As a teen growing up in southeast Kansas, I had little knowledge of what it meant to be “gay” or “queer,” or whatever homosexuals and lesbians were called at the time. For some reason, I knew I didn’t want to be “queer,” but I wasn’t sure why. For years, I had little contact with gays and lesbians—that I knew about anyway. Then came the ‘70s with the Stonewall Riots. It was during that decade that I met my friend Thomas Ludwig when he came to teach at the high school where I taught. I think about his sexual orientation. I just thought he was a nice, funny guy. Then when I saw him a few years later, it took me about three seconds to realize he was gay. He and I resumed our friendship and he shared with me what it meant to be gay in a country that didn’t recognize his right to marry the person he loved. He died a few years ago, and when his lover gave the eulogy for Thomas, I knew then that I would never turn my back on gay people or their rights again. I’m a member of Kansas Equality Coalition, a group that fights for gay rights in Kansas. It is wrong to deny people rights that should belong to all citizens of this country, rights that straight people take for granted.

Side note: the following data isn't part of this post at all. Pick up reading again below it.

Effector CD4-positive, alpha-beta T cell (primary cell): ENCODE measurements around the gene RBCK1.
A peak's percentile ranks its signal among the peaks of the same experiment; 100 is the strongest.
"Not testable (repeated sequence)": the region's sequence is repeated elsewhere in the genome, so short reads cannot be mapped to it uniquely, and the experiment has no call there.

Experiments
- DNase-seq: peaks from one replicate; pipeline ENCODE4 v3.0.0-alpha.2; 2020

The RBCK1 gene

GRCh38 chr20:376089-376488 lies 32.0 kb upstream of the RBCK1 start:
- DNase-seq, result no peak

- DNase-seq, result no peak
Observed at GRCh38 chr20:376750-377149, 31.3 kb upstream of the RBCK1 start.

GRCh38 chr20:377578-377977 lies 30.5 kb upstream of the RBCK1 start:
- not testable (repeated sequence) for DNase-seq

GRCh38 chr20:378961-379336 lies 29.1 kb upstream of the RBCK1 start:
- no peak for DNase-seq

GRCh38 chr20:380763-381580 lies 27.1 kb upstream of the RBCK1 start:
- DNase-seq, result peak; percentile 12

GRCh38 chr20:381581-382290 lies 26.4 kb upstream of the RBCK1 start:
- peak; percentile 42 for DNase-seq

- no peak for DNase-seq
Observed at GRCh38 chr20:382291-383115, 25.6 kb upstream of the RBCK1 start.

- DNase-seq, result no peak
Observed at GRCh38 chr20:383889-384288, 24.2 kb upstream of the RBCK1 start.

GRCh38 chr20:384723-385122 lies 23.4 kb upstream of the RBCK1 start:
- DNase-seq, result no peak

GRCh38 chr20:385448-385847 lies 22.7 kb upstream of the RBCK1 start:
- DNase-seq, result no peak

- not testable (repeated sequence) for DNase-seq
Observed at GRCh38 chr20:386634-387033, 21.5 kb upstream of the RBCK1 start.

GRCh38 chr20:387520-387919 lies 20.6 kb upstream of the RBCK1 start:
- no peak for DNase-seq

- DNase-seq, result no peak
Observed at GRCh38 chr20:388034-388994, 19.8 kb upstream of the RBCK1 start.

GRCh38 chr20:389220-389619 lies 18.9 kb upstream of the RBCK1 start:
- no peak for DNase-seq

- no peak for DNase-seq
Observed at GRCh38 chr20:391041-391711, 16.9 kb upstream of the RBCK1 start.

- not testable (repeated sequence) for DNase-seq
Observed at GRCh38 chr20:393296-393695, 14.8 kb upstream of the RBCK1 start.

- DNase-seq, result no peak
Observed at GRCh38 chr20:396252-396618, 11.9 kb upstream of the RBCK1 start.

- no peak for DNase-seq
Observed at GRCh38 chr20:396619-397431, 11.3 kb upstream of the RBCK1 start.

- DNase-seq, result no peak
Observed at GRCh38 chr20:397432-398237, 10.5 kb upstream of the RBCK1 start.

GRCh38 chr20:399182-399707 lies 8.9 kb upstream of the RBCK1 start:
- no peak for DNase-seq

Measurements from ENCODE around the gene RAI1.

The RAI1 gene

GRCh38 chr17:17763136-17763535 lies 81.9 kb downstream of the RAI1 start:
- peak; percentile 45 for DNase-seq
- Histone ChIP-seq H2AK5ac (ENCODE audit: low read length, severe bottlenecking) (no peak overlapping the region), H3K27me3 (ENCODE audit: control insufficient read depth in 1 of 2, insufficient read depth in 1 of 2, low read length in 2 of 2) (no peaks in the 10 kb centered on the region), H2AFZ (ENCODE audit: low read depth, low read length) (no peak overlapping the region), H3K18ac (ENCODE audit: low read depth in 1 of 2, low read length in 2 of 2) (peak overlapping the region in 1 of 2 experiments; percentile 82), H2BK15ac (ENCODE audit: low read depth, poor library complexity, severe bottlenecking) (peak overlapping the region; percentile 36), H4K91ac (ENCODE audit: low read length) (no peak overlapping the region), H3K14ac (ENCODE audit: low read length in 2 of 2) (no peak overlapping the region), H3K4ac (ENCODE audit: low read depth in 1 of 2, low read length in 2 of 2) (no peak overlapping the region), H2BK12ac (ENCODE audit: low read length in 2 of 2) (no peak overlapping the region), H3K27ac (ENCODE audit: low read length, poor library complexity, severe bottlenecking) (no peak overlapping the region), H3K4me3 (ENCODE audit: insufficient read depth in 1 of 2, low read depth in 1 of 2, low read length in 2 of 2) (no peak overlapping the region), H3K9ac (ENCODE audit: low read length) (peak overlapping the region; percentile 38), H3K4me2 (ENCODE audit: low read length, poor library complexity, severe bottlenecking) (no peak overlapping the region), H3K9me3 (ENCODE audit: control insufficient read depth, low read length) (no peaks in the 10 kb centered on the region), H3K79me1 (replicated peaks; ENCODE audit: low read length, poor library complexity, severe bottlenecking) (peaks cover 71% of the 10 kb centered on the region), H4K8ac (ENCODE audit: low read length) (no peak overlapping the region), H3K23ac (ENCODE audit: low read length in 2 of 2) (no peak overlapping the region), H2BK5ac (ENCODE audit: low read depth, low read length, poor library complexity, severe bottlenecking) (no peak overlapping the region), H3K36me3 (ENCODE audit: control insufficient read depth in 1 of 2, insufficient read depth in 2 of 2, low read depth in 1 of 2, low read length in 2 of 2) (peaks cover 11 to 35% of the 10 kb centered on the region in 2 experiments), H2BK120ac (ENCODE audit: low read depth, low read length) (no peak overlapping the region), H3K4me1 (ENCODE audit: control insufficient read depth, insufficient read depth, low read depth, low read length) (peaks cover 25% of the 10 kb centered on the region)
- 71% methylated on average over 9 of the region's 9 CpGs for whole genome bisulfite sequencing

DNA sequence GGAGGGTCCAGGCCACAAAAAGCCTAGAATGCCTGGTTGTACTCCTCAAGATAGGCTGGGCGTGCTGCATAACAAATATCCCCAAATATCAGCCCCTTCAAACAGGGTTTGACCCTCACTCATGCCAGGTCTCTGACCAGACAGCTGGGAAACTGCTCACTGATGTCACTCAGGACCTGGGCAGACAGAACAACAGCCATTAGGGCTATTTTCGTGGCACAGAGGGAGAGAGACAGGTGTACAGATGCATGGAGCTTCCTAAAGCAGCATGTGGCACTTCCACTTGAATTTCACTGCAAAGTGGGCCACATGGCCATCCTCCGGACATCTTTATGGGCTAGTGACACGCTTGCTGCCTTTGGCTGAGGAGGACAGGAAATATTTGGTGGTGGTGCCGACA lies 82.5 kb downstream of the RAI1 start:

I also believe in the welfare state, social security, and Medicare. If that makes me a radical, then so be it. America is the richest country in the world and we should be able to take care of the most vulnerable among us. After all, we spend trillions on the military, a good deal of which is in a black budget that we never know about. Surely we can afford to help the poverty-stricken, make sure our senior citizens are able to support themselves and take care of their medical needs, and take care of the disabled. I realize that plan is not in the playbook of many so-called moderates, but as an extremist, I believe the basic duty of government is to take care of its citizens.
I also support the Affordable Health Care Act. Actually, what I support is Medicare for All, a plan for all citizens that is as simple as the plan that senior citizens have. When the Republicans accused President Barack Obama of creating “death panels,” I had to laugh. Republicans who oppose making sure all Americans get health care are the personification of death panels. If people have health insurance provided by their workplace, they’re fortunate. Otherwise, they either pay for health care out of pocket, which most people cannot afford. That means they get to face the death panel. This will probably happen after they wear out your welcome at the local emergency room.